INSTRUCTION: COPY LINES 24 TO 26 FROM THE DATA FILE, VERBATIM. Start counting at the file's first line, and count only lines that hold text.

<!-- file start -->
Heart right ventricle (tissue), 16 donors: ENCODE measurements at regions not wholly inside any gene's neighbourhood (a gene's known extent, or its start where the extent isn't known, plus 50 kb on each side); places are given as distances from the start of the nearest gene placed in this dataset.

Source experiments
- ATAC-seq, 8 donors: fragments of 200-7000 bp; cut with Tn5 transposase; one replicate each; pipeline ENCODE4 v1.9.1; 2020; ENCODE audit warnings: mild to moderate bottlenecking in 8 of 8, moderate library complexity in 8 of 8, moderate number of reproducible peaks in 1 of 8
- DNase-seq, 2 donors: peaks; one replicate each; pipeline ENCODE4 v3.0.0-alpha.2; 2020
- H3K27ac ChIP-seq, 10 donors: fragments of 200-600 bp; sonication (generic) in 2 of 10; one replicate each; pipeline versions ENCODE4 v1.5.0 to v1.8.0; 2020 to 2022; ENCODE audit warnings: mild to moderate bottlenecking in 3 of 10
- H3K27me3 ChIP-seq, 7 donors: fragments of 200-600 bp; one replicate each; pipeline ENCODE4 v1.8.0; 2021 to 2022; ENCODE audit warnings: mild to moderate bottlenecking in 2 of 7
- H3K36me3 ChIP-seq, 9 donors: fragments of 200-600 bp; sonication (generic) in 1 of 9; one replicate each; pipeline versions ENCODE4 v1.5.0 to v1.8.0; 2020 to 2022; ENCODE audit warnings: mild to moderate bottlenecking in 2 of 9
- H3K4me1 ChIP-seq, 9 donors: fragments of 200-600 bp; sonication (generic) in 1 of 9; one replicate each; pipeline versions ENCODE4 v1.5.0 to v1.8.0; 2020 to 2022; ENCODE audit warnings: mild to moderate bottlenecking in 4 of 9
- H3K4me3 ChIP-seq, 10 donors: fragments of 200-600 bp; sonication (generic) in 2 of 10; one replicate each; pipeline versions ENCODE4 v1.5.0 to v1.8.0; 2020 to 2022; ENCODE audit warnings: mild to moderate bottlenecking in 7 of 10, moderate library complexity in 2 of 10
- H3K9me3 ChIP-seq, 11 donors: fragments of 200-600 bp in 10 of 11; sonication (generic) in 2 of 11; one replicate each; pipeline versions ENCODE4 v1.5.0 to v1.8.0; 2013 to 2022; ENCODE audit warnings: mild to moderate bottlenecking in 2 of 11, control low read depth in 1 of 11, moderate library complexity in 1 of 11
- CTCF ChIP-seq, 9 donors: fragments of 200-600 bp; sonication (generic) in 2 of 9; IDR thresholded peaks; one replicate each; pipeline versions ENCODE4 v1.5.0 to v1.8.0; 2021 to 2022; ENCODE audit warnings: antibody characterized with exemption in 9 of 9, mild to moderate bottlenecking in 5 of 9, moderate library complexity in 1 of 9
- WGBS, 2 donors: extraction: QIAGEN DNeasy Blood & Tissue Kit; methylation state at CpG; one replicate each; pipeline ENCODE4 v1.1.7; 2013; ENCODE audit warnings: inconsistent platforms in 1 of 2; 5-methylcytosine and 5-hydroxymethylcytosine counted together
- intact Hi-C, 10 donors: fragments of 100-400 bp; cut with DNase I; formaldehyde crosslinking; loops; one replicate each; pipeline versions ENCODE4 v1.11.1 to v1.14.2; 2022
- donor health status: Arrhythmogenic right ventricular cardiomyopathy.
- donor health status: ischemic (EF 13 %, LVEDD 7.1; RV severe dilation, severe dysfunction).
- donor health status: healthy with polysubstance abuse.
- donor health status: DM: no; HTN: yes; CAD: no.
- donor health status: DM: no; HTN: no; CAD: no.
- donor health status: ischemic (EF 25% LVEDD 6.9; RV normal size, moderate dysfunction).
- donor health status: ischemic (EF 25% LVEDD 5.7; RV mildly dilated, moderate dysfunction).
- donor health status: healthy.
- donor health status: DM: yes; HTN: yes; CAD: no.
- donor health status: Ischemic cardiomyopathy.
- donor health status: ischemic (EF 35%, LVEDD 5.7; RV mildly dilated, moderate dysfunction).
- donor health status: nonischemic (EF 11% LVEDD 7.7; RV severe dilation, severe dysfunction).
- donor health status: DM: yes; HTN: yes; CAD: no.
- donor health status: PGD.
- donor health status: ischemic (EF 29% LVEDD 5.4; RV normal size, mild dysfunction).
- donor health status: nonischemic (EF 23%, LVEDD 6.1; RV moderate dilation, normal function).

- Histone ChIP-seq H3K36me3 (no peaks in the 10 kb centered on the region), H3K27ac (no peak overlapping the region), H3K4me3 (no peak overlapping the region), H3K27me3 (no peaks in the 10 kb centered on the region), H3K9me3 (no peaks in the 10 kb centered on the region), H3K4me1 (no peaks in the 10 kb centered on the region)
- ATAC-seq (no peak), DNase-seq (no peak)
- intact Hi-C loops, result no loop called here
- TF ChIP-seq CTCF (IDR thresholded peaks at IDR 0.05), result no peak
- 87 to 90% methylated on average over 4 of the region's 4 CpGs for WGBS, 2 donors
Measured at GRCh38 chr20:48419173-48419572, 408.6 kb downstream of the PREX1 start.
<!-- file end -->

- donor health status: ischemic (EF 35%, LVEDD 5.7; RV mildly dilated, moderate dysfunction).
- donor health status: nonischemic (EF 11% LVEDD 7.7; RV severe dilation, severe dysfunction).
- donor health status: DM: yes; HTN: yes; CAD: no.